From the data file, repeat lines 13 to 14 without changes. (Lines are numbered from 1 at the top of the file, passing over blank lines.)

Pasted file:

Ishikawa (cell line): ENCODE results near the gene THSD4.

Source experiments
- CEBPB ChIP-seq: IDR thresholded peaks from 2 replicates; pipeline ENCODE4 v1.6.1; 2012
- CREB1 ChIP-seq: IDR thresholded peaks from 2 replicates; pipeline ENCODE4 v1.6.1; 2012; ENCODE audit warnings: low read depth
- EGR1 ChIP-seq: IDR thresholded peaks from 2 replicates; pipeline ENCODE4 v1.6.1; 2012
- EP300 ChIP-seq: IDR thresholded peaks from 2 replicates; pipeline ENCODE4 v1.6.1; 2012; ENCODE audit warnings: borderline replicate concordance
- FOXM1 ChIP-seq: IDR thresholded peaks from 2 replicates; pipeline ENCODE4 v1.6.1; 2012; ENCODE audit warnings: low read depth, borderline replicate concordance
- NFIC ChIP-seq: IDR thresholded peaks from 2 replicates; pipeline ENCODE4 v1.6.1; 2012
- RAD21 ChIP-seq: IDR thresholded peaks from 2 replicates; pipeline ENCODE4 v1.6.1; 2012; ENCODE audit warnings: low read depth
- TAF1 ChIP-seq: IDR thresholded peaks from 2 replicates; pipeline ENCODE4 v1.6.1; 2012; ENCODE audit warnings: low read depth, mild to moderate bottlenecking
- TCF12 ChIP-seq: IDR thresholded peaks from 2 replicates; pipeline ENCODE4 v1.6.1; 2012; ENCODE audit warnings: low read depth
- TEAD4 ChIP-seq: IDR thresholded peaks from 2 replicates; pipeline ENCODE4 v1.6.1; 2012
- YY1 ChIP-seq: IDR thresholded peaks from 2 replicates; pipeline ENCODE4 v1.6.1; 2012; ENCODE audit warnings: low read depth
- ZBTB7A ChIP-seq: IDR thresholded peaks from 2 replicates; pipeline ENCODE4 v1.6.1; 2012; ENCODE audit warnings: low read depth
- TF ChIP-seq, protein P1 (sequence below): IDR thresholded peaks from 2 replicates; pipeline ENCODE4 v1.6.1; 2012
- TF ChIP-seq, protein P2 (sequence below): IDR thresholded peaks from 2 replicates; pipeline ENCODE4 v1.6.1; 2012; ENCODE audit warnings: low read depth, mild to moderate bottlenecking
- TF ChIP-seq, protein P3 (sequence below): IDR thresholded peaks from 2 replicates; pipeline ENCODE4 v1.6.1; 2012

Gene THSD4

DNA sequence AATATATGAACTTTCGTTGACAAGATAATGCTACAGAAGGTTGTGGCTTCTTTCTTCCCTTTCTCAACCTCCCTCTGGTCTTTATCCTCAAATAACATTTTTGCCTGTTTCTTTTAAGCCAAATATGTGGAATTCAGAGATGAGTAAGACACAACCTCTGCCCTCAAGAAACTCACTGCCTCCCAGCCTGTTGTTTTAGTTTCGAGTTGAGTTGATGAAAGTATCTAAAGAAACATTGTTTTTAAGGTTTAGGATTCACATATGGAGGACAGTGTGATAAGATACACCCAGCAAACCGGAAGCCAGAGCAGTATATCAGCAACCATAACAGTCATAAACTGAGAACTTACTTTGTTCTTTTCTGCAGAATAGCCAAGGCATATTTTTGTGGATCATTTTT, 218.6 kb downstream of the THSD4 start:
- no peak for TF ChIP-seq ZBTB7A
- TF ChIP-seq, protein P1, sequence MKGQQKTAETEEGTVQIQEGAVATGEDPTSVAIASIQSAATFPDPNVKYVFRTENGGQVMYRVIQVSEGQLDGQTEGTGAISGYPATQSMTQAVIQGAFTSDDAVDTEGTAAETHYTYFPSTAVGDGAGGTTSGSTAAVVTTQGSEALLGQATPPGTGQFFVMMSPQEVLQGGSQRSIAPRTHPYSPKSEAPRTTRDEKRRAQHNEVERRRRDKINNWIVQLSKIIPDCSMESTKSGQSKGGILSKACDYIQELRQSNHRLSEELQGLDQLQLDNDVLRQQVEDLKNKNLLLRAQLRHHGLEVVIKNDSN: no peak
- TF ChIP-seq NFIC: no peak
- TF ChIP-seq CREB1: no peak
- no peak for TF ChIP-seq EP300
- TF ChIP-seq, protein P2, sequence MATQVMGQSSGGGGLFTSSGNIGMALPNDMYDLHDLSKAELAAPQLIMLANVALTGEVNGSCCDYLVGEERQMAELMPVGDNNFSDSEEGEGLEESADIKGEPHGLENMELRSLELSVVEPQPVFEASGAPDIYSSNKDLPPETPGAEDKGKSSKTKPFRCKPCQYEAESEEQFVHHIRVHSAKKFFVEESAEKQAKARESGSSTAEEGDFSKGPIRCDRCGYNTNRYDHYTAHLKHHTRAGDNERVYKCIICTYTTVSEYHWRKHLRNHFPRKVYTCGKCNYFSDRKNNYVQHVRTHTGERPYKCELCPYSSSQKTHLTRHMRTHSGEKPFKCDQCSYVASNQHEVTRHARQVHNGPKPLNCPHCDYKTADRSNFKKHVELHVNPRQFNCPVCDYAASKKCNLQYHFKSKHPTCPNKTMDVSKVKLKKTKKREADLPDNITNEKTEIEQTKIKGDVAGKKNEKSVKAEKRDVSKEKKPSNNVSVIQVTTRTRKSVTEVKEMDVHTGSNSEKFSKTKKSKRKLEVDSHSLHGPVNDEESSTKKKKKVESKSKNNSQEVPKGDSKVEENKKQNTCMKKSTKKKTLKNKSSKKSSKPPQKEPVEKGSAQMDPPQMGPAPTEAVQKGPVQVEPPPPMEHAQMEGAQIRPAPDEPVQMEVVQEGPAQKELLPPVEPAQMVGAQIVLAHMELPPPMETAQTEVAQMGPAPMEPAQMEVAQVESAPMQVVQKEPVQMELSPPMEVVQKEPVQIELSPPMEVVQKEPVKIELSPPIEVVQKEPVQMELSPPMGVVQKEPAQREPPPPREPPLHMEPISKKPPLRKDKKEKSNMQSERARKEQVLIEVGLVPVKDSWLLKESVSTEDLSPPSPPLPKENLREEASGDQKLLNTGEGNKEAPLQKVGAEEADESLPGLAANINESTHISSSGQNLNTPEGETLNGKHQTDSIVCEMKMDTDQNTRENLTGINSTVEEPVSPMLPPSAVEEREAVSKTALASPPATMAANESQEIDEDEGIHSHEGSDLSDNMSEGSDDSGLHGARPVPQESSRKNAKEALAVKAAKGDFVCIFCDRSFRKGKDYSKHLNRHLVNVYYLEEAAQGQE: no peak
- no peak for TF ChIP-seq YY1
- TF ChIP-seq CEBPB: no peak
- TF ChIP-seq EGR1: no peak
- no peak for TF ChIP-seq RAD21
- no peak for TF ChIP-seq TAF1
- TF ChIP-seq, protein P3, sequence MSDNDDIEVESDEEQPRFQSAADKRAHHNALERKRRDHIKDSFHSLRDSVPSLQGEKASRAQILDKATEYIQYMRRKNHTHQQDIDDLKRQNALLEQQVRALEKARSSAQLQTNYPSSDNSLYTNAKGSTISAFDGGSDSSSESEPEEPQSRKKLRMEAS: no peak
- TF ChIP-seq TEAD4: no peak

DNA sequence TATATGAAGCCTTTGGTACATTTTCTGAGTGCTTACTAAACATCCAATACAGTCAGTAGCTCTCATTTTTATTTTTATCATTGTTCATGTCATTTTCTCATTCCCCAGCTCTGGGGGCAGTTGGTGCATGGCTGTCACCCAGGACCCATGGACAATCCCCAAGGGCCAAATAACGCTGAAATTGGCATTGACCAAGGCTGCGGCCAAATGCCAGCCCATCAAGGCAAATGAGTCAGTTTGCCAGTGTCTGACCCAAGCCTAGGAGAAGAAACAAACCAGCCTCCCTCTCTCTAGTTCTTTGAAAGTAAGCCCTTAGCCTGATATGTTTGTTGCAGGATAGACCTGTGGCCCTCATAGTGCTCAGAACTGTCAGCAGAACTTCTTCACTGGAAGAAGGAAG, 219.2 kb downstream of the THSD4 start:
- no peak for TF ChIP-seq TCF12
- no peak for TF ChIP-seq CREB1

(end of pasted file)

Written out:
- YY1 ChIP-seq: IDR thresholded peaks from 2 replicates; pipeline ENCODE4 v1.6.1; 2012; ENCODE audit warnings: low read depth
- ZBTB7A ChIP-seq: IDR thresholded peaks from 2 replicates; pipeline ENCODE4 v1.6.1; 2012; ENCODE audit warnings: low read depth